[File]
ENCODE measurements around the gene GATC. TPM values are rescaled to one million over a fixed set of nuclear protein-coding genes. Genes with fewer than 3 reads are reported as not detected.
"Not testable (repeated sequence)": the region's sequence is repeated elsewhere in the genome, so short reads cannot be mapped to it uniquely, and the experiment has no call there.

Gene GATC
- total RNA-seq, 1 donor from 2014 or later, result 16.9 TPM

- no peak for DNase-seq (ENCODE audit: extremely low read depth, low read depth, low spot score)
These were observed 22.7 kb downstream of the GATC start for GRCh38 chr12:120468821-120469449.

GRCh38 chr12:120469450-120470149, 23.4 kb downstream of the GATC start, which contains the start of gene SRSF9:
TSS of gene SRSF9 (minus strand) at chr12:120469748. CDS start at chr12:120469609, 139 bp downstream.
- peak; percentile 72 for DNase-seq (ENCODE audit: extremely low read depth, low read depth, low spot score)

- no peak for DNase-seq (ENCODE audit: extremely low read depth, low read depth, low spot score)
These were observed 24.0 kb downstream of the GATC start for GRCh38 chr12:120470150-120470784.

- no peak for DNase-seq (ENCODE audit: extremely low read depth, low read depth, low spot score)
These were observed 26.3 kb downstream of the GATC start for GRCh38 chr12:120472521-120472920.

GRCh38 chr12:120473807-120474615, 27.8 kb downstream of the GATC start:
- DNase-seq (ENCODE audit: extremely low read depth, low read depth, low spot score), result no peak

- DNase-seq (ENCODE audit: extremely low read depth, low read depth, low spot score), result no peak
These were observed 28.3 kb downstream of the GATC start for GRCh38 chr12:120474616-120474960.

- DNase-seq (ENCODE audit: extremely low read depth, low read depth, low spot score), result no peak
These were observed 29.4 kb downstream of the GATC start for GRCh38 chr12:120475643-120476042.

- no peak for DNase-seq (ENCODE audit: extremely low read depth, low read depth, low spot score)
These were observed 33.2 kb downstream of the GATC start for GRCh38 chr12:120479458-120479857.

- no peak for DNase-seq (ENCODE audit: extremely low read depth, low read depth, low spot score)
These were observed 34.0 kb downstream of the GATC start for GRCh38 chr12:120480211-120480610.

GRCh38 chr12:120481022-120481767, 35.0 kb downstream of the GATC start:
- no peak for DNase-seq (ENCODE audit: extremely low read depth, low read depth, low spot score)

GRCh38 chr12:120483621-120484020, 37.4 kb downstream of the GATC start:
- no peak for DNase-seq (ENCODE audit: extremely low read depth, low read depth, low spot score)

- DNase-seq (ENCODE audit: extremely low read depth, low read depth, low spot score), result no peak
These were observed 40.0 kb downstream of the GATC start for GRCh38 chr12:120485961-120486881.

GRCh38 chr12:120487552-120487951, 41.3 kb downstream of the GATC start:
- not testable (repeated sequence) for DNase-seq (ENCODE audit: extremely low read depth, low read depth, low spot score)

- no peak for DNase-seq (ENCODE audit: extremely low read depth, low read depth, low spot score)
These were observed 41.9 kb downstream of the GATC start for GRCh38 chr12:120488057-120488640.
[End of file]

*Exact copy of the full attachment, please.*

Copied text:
ENCODE measurements around the gene GATC. TPM values are rescaled to one million over a fixed set of nuclear protein-coding genes. Genes with fewer than 3 reads are reported as not detected.
"Not testable (repeated sequence)": the region's sequence is repeated elsewhere in the genome, so short reads cannot be mapped to it uniquely, and the experiment has no call there.

Gene GATC
- total RNA-seq, 1 donor from 2014 or later, result 16.9 TPM

- no peak for DNase-seq (ENCODE audit: extremely low read depth, low read depth, low spot score)
These were observed 22.7 kb downstream of the GATC start for GRCh38 chr12:120468821-120469449.

GRCh38 chr12:120469450-120470149, 23.4 kb downstream of the GATC start, which contains the start of gene SRSF9:
TSS of gene SRSF9 (minus strand) at chr12:120469748. CDS start at chr12:120469609, 139 bp downstream.
- peak; percentile 72 for DNase-seq (ENCODE audit: extremely low read depth, low read depth, low spot score)

- no peak for DNase-seq (ENCODE audit: extremely low read depth, low read depth, low spot score)
These were observed 24.0 kb downstream of the GATC start for GRCh38 chr12:120470150-120470784.

- no peak for DNase-seq (ENCODE audit: extremely low read depth, low read depth, low spot score)
These were observed 26.3 kb downstream of the GATC start for GRCh38 chr12:120472521-120472920.

GRCh38 chr12:120473807-120474615, 27.8 kb downstream of the GATC start:
- DNase-seq (ENCODE audit: extremely low read depth, low read depth, low spot score), result no peak

- DNase-seq (ENCODE audit: extremely low read depth, low read depth, low spot score), result no peak
These were observed 28.3 kb downstream of the GATC start for GRCh38 chr12:120474616-120474960.

- DNase-seq (ENCODE audit: extremely low read depth, low read depth, low spot score), result no peak
These were observed 29.4 kb downstream of the GATC start for GRCh38 chr12:120475643-120476042.

- no peak for DNase-seq (ENCODE audit: extremely low read depth, low read depth, low spot score)
These were observed 33.2 kb downstream of the GATC start for GRCh38 chr12:120479458-120479857.

- no peak for DNase-seq (ENCODE audit: extremely low read depth, low read depth, low spot score)
These were observed 34.0 kb downstream of the GATC start for GRCh38 chr12:120480211-120480610.

GRCh38 chr12:120481022-120481767, 35.0 kb downstream of the GATC start:
- no peak for DNase-seq (ENCODE audit: extremely low read depth, low read depth, low spot score)

GRCh38 chr12:120483621-120484020, 37.4 kb downstream of the GATC start:
- no peak for DNase-seq (ENCODE audit: extremely low read depth, low read depth, low spot score)

- DNase-seq (ENCODE audit: extremely low read depth, low read depth, low spot score), result no peak
These were observed 40.0 kb downstream of the GATC start for GRCh38 chr12:120485961-120486881.

GRCh38 chr12:120487552-120487951, 41.3 kb downstream of the GATC start:
- not testable (repeated sequence) for DNase-seq (ENCODE audit: extremely low read depth, low read depth, low spot score)

- no peak for DNase-seq (ENCODE audit: extremely low read depth, low read depth, low spot score)
These were observed 41.9 kb downstream of the GATC start for GRCh38 chr12:120488057-120488640.